My First Year University Experience - Advice, Lessons and Memories

A change of season brings a change of thoughts and emotions. The new academic year is slowly approaching which has now fixated my mind on reflecting on what have I actually been up to over the past 12  months and how much development and growth has occurred. It is timely to dust this post out of my drafts and finally publish it to the big wide web. So crazy to think that roughly this time last year, I was constantly searching The Student Room and racking up the numbers to see if my UMS marks would get me into University but God-willing, he came through.

University has been a  huge learning curve so far and knowing that I still have two more years to go brings about a flush of excitement but also uncertainty. So here's my First Year Reflection - sharing the lessons I've learnt, memories made and advice if you are about to start Uni this year.

1. H I D D E N T A L E N T S
You start to realize that beyond the double page textbook spreads, you have talents you never knew about or the talents that you've always known you had begin to surface. I think this happens because you start to think beyond the realms of academia, and focus on what are you truly passionate about. For some, their degree pathway is most definitely their passion in terms of pursuing it as a career but many students decide that pursuing a career in the field they are studying is not exactly what they want to do and that's not necessarily a bad thing.

People start to see that their hobbies and gifts can actually be a tangible pursuit especially in this surging dimension of arising Entrepreneurs. I remember discussing with a friend of mine that left food for thought: "What do you love doing that you would happily do without anyone paying you?"  I'll give an example of my good friend who is also an incoming second-year student studying English Literature. Breaking the stereotypical popular career path that people associate English degrees with - teaching, her focus is pursuing a career in the media industry. With no experience but just a vision, she was able to create a video project - The Clay Jars, giving a platform for young black students to open up on relatable topics. Project management, video editing and networking were skills she was able to develop through going ahead with the project - once hidden talents, but will now be useful at some point in the future.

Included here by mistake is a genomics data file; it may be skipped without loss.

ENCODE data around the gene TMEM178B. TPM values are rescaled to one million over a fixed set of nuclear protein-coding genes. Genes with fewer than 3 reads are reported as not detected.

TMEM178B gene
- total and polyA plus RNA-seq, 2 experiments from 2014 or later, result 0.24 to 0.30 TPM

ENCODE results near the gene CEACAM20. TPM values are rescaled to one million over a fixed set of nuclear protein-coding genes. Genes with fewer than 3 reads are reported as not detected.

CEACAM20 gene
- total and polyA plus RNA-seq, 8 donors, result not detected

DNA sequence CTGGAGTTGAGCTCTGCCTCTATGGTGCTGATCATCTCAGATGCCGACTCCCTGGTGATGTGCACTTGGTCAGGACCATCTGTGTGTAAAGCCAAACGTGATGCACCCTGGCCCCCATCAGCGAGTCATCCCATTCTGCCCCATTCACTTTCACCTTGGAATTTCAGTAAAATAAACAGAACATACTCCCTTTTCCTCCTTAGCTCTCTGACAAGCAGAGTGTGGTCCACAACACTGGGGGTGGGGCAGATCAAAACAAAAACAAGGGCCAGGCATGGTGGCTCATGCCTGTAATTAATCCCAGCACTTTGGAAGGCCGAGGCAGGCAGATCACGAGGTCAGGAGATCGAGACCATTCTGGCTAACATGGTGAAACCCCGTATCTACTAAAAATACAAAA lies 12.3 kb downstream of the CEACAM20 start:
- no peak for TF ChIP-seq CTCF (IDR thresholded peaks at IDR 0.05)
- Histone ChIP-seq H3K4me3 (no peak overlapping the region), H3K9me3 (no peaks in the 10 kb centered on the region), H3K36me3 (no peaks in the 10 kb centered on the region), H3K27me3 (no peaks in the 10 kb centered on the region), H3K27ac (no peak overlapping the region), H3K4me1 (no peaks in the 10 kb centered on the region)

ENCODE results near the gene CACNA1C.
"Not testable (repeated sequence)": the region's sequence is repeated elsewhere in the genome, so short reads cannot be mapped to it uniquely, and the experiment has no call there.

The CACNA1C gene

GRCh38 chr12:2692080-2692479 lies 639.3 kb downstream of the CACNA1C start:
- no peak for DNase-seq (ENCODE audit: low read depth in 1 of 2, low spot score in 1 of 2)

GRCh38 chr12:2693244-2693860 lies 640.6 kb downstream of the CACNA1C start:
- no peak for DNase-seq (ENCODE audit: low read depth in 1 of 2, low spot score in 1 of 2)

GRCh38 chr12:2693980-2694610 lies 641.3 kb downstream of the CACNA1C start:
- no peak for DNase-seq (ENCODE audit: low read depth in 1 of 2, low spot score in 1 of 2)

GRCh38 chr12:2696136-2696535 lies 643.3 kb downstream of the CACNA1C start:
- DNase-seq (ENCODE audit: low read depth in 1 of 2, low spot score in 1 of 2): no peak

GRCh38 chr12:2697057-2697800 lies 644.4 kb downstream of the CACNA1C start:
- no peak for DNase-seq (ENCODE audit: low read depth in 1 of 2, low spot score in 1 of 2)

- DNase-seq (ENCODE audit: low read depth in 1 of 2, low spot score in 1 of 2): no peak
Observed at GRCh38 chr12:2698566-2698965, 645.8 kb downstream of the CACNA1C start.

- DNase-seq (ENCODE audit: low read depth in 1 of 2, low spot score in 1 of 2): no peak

University opens the door to multiple opportunities for you to step out of your comfort zone and do things you have never done before. Memorising lines and standing on stage in front of hundreds was something I had never thought I could do but through getting involved with societies (shoutout to KCL ACS!),  I learnt that I wasn't so bad at memorising lines and performing. If you are yet to discover what you are good at, get ready for a journey that will unleash it!

2. S O L I D I F Y I N G B E L I E F S